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Solutions of Heisenberg Equations of Motion for Angular Momenta

  1. Nov 19, 2013 #1
    Hey guys,

    Imma type this up in word so its nice and clear!

    http://imageshack.com/a/img32/2013/3q8s.jpg [Broken]
     
    Last edited by a moderator: May 6, 2017
  2. jcsd
  3. Nov 19, 2013 #2
    Your equations look right to me, although I don't have a lot of time to check thoroughly right now. So your equations are coupled differential equations, right? They are of the form

    $$y_1' = a y_2$$
    $$y_2' = -a y_1$$
    $$y_3' = 0$$

    where the prime mark denotes differentiation. The last equation should be simplest to solve. What does it mean if a quantity's time derivative is zero? Does it change?

    For the other two, I'm a bit rusty on some parts of differential equations, but I would start by taking the time derivative of your first two equations. See if doing that makes a solution clear.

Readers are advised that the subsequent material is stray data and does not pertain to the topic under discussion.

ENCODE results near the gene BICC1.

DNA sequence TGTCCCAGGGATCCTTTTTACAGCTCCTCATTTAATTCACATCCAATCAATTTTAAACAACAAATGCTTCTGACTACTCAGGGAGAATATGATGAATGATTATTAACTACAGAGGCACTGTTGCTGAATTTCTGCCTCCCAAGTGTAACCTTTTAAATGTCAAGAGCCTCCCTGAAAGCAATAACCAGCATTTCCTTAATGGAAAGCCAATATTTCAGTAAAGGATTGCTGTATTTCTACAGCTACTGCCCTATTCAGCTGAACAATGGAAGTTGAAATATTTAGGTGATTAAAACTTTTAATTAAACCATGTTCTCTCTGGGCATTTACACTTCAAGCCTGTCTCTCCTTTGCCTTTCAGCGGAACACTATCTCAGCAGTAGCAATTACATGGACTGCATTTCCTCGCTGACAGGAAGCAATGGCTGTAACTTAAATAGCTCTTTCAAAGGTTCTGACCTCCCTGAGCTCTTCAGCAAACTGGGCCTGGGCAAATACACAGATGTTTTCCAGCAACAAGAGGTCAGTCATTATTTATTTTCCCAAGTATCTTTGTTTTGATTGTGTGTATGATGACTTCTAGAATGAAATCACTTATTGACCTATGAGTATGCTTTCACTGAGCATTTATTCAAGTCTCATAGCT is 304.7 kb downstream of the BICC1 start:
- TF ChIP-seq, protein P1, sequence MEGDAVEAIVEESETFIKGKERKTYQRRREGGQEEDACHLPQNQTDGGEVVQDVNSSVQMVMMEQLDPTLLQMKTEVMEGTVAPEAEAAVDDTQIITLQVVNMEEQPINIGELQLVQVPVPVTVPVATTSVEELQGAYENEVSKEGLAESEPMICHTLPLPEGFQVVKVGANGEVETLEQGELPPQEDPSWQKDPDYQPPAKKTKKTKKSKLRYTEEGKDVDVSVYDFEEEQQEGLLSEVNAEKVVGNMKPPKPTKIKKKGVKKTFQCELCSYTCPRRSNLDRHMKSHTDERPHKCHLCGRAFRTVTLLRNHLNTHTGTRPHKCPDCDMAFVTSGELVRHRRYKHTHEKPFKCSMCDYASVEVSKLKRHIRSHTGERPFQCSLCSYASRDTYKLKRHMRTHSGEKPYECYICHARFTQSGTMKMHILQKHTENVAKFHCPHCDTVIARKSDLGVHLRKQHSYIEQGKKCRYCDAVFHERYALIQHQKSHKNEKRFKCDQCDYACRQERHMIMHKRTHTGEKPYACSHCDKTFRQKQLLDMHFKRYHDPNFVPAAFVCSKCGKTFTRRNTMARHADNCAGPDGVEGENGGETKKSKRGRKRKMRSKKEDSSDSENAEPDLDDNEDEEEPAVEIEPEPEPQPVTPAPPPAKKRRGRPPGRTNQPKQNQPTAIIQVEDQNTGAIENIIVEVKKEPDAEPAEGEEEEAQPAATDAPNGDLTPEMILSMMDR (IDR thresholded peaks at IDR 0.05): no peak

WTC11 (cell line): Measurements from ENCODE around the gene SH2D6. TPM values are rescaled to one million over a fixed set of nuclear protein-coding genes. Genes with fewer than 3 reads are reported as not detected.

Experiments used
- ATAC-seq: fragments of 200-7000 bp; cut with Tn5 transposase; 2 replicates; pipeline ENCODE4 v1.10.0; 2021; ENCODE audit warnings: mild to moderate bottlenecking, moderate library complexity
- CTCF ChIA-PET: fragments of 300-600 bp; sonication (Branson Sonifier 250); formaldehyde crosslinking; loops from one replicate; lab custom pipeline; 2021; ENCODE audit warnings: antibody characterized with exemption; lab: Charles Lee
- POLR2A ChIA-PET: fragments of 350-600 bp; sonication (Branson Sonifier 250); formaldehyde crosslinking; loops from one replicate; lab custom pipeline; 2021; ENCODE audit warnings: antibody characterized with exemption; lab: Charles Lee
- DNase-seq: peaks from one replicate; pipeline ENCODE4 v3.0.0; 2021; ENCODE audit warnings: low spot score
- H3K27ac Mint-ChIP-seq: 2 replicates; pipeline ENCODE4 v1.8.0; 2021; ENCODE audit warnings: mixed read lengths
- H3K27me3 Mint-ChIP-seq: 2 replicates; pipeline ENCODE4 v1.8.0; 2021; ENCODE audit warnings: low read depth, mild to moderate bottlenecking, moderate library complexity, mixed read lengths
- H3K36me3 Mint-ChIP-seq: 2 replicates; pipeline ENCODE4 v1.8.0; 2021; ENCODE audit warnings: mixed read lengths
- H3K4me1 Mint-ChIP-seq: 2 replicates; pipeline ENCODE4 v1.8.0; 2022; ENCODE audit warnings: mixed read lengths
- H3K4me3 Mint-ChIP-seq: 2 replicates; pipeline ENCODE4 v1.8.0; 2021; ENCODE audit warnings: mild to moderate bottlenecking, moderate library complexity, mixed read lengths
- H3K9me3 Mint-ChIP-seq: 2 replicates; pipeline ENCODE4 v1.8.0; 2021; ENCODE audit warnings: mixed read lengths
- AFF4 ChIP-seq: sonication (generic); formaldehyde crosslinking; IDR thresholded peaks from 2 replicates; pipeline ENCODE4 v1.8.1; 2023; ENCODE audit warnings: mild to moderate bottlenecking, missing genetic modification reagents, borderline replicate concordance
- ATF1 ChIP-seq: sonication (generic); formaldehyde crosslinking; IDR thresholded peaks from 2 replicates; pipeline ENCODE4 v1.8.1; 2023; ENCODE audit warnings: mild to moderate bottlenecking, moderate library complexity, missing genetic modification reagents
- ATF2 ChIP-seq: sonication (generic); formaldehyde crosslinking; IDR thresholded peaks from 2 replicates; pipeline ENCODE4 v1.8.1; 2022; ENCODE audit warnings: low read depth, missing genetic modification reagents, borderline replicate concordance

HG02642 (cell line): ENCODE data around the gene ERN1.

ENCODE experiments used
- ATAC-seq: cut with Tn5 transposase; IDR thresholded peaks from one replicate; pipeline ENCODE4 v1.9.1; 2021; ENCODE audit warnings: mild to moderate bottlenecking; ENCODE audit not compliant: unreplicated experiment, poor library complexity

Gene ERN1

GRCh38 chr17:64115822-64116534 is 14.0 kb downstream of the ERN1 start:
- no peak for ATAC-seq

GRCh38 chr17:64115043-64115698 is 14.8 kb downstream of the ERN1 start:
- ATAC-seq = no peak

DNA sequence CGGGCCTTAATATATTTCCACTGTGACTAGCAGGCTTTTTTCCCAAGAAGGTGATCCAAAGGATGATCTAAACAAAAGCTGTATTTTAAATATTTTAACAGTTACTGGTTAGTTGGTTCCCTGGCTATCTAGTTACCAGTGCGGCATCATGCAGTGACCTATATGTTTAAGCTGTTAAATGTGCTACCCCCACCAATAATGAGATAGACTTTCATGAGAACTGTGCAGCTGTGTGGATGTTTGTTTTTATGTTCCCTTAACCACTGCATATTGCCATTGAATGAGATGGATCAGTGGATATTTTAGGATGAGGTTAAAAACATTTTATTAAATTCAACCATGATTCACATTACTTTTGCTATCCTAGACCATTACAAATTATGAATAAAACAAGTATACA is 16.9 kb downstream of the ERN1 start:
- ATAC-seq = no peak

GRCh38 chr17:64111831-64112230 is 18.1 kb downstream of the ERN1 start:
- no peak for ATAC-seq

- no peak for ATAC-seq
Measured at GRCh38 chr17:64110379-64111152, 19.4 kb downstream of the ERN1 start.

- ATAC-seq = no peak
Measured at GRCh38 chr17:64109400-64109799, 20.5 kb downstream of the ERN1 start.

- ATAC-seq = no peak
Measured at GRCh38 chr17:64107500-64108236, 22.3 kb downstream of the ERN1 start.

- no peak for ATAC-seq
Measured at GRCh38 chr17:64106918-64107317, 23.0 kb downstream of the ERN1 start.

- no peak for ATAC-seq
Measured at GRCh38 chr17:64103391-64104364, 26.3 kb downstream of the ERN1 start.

4. Nov 19, 2013 #3
    damn, sorry posted by accident. Let me type that again
     
  5. Nov 19, 2013 #4
    So our first equation is:

    [itex]\frac{d<L_{x}>}{dt}=\omega_L <L_{y}>[/itex]

    If we differentiate this again w.r.t time:

    [itex]\frac{d^2 <L_{x}>}{dt^2}=\omega_L \frac{d<L_{y}>}{dt}[/itex]

    But we know from our second equation that

    [itex]\frac{d<L_{y}>}{dt}=-\omega_L <L_{x}>[/itex]

    Substituting gives

    [itex]\frac{d^2 <L_{x}>}{dt^2}=-\omega^{2}_{L} <L_{x}>[/itex]

    Which has the solution [itex]<L_{x}>=A cos(\omega_L t) + B sin(\omega_L t)[/itex]

    But the weird thing is: if we repeat this same thing for the second differential equation, we get the same thing - that is

    [itex]\frac{d^2 <L_{y}>}{dt^2}=-\omega^{2}_{L} <L_{y}>[/itex]

    So does this basically mean that [itex]<L_{x}>=<L_{y}>[/itex] and that [itex]<L_{z}>[/itex] is constant? I dont see how it can make sense that [itex]<L_{x}>=<L_{y}>[/itex]....
     
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